On top of delivering sub-par work, a break down in trust encourages the emergence of fear, anger, frustration, and creates some degree of misery, annoyance, resentment, or resignation. It is personal.

But we cannot trust ourselves too much when it comes to identifying where we are falling short. That's because we all tend to give ourselves more credit than others would. This gap alone calls for a more structured approach to receiving and giving feedback.

Data is our ally

“In God we Trust, all others bring data”

[W. Edward Deming]

On the quantitative side, we should learn to assign the proper weight to disruptions caused by interpersonal conflict, analysis paralysis, and lack of innovation a part of our strategizing—a rotten apple could be causing more damage than immediately visible on the balance sheet.

Taking emotion out of the equation, we should reach a higher level of sophistication and calculating the cost to the organization of covering for, repairing product, or fixing relationships. Because of inertia, when we stop hitting our numbers is often very bad news.

Qualitative researcher says, “stories are data with a soul.”  They contain the specificity and concreteness we want. Over time, they show us patterns, if we're willing to listen and take note. The idea of trust is still a big concept and like any complex thing with many moving parts, to solve for it, we want to look at the components.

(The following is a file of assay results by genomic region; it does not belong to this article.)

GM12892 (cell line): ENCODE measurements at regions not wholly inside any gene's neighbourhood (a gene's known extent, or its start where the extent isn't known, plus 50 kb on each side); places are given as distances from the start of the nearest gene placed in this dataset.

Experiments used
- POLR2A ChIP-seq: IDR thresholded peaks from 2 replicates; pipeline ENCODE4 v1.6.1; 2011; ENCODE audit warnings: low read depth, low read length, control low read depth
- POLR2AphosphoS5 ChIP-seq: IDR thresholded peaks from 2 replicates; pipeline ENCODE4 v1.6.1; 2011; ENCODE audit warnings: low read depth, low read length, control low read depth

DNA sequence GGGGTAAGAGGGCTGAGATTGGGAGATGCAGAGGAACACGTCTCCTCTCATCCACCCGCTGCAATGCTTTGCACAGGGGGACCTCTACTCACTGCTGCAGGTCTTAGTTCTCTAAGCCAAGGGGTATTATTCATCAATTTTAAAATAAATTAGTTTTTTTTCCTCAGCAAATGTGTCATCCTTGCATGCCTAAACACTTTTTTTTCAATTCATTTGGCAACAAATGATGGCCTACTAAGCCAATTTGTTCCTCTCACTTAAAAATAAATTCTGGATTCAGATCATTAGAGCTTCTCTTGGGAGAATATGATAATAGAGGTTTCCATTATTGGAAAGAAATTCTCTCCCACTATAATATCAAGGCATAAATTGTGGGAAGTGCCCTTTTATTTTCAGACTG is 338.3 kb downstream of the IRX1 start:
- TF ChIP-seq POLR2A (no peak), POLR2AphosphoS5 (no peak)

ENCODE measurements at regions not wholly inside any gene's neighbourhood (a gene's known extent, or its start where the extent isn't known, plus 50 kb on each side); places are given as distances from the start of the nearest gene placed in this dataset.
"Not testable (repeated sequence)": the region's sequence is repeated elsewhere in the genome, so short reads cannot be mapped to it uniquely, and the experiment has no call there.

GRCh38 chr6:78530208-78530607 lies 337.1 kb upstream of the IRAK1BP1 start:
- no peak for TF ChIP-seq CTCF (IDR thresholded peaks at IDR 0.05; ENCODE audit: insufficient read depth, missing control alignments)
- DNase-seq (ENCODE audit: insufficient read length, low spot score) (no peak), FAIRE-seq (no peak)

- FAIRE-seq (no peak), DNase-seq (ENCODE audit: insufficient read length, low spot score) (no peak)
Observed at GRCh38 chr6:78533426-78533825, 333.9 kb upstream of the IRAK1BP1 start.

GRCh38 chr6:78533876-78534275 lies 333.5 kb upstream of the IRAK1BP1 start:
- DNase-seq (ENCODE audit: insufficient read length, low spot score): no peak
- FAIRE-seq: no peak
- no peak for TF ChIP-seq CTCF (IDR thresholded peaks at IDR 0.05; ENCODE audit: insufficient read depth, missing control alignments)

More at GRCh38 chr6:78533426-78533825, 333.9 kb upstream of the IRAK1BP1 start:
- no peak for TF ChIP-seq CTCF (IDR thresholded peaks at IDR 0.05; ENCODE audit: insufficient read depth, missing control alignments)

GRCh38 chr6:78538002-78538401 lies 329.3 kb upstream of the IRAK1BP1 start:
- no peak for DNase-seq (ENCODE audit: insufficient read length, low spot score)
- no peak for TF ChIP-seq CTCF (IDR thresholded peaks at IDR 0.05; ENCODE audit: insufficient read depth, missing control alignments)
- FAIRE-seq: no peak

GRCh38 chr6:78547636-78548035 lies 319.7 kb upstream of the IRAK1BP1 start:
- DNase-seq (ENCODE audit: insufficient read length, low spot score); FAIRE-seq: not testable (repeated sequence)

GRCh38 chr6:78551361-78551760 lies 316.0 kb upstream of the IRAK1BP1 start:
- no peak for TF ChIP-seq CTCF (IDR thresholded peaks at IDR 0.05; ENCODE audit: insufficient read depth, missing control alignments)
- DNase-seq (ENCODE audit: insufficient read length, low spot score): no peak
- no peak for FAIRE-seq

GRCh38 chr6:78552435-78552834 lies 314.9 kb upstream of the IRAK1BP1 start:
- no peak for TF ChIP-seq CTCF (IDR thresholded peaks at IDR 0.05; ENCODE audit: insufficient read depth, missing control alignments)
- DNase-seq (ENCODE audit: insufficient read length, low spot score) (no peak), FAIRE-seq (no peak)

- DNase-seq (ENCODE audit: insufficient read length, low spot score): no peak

It's possible to gain clarity on what is not working and help someone clean up their act by addressing  what lies underneath. Where are the pain points? Dr. Brené Brown defines trust by the acronym BRAVING, which stands for:

  • respect boundaries
  • be reliable
  • accountability
  • the vault—what we say in conversation stays here, AND also, do not share what is it not yours to share. As we noted after the banking and corporate collapses a few years ago, trust is the new transparency. It applies more than ever with data breaches.
  • integrity—choosing courage over comfort, what’s right over what’s fun, fast, and easy, and practicing your values.
  • non-judgment
  • generosity—make the most generous assumptions we can make about mistakes

How do we use it?

1. Say, for example, that you want to be generous with someone, what boundaries need to be in place for you to stay in your integrity while you are generous?

2. Or say you have a feedback conversation and there is a reliability problem that is keeping the trust level down. Isolating and addressing that piece is more concrete and useful.

It all comes down to the people at the top of an organization. We cannot ask people to do what we're not doing —for example, making difficult decisions, modelling behaviors, embodying clear values, showing work ethic. As Brené Brown says, “We are responsible for the energy we bring into the room.”


[image: Trust Me was a show on TNT]